Strong salespeople fail all the time in new roles. Good reps, that could otherwise do well, and have in the past.
And it feels like it’s happening more often these days, when in tech at least, frictional unemployment approaches 0%.
Why do good reps fail at a new role? Often, they simply pick wrong. And the faster people jump to new roles, and jump around, the higher the odds they may mis-jump.
A quick checklist to help you pick better:
- It’s important first to understand, do you need to be in an environment with lots of training, systems, process, and micromanagement? Big Companies, at least some of them, are generally very good at this. Larger, fast-growing start-ups often become excellent at it. Small start-ups are almost always terrible at it. Don’t join a company of less than 100 or maybe even 200 employees if you need this infrastructure. Most of us do.
- Pick a price point you know how to sell at. I’ve seen sales reps great at $20k deals join a start-up with tons of leads but at a $2k price point and fail. And vice-versa.
- Pick a sales process you are comfortable with. Are you good at in-bound? Out-bound? Farming? Account management?
- Can you do truly competitive sales? Many sales professionals can win in an environment like Salesforce or Twilio where you have a dominant — not sole, but dominant — brand, but melt in an environment that is hyper-competitive. One is not harder than the other. It’s just different.
- Can you sell without a brand backing you? Related to the prior point. Selling a product without an established brand, at least a mini-brand in its niche, is different. It can be fun because you get to interact with early adopters — but it’s different.
- Do you or at least can you believe in the product? If you don’t truly believe, it will be really tough to hit quota.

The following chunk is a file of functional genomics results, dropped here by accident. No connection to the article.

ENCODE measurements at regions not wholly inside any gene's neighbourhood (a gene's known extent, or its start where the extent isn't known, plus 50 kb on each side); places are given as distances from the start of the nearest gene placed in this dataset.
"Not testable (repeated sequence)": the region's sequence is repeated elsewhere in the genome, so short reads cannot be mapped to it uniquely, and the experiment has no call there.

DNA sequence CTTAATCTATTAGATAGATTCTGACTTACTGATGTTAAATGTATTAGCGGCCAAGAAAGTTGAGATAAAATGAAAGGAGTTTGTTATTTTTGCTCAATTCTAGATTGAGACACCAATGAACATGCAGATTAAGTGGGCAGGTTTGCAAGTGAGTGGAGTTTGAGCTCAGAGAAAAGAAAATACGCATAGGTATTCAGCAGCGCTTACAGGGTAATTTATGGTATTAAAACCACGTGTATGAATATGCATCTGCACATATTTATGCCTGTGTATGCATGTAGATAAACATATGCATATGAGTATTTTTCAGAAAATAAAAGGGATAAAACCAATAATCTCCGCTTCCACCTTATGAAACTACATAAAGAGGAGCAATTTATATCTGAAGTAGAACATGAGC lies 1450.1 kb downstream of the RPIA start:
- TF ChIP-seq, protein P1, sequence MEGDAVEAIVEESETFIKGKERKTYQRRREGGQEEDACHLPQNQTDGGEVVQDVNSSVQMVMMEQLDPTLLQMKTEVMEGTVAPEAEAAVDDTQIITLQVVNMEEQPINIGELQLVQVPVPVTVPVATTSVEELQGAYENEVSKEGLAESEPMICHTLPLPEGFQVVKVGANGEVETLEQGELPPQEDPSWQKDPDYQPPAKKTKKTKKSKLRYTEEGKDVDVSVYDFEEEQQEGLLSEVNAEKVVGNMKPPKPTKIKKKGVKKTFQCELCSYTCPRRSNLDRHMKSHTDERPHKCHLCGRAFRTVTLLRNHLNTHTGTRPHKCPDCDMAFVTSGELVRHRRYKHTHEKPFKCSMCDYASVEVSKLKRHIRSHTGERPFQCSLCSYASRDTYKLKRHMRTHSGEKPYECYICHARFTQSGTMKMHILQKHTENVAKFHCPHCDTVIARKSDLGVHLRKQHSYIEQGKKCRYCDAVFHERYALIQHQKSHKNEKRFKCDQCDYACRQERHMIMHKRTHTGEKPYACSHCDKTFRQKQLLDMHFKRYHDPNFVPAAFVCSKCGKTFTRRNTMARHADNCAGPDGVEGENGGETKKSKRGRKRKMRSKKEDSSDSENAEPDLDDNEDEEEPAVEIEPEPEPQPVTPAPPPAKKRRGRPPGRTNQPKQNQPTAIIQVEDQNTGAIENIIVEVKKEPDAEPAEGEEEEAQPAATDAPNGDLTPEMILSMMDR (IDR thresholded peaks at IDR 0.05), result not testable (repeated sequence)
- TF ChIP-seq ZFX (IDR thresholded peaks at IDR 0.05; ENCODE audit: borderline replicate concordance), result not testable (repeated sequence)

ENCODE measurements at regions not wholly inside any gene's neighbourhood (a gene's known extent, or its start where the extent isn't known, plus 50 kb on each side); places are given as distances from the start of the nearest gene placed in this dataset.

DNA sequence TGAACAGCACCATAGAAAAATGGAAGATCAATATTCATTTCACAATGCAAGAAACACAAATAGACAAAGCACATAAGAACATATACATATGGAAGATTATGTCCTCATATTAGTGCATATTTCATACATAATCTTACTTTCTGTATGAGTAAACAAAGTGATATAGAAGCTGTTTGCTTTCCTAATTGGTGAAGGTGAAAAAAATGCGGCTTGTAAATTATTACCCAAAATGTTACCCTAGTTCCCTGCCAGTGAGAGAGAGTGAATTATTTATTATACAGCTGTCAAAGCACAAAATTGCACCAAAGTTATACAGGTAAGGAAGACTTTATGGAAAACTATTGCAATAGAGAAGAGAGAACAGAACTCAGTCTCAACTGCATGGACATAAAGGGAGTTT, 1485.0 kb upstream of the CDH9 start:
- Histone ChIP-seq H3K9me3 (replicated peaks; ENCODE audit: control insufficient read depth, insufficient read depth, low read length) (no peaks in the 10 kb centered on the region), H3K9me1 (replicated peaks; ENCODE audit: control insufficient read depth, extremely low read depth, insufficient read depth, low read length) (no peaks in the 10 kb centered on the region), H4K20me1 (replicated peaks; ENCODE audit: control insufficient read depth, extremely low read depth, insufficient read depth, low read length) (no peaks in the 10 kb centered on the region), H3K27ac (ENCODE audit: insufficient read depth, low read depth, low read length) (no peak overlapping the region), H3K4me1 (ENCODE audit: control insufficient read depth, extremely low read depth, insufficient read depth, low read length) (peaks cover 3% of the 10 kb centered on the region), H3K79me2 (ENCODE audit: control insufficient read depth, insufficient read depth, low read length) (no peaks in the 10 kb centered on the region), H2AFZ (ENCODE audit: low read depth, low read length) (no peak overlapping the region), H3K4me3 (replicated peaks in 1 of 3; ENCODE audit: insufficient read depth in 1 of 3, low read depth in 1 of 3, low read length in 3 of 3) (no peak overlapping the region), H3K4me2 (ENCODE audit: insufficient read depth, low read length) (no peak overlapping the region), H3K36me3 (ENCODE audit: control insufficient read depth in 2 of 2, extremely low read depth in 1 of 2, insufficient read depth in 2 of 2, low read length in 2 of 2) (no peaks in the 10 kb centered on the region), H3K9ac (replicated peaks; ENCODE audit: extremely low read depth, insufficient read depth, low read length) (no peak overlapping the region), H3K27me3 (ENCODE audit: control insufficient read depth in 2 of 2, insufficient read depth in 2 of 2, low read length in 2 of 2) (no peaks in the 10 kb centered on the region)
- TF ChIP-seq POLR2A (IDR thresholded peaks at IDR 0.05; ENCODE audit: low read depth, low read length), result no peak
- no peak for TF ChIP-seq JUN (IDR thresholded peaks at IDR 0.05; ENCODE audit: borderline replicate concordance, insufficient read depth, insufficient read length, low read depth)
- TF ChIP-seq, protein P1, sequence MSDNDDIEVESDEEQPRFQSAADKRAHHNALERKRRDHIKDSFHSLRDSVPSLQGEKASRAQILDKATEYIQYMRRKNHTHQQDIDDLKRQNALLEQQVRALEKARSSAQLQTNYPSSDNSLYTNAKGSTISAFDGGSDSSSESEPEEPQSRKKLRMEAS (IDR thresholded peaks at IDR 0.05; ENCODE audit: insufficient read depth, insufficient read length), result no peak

- Do you or at least can you understand the buyer? Not everyone is ready for highly technical or highly verticalized sales in the early days of a start-up’s life. Later, once a company has 30, 50, 100 reps … they have to figure out how the product can be sold without domain expertise, or a technical background, or experience in the industry. But make sure you can really sell to the buyer.
- Can you self-organize? It can be very tough to excel in almost any smaller environment if you can’t self-organize. But larger sales organizations put sales operations processes in place that keep you more organized. This may be the #1 reason AEs fail joining very early start-ups.
- Don’t skip too many steps of development. These days, so many sales professionals skip too many steps. From 60 days as an SDR straight to a quota-carrying AE. From a good AE without ever having hired anyone, straight to a VP of Sales. Push hard, grow faster for sure. But when I see folks skip 2+ stages of development, I’ve almost never seen that work out.
- Pick a great boss. This doesn’t control for everything, but it sure does control for a lot. A great boss will find ways to backfill your weaknesses, get you trained one way or another, get you into the right role with the right leads. This is #1. Joining someone who’s never managed a team is always risky (although sometimes worth the risk). Joining someone that doesn’t have a good sense of why you would join and how the role would help you grow is even riskier.
(note: an updated SaaStr Classic post)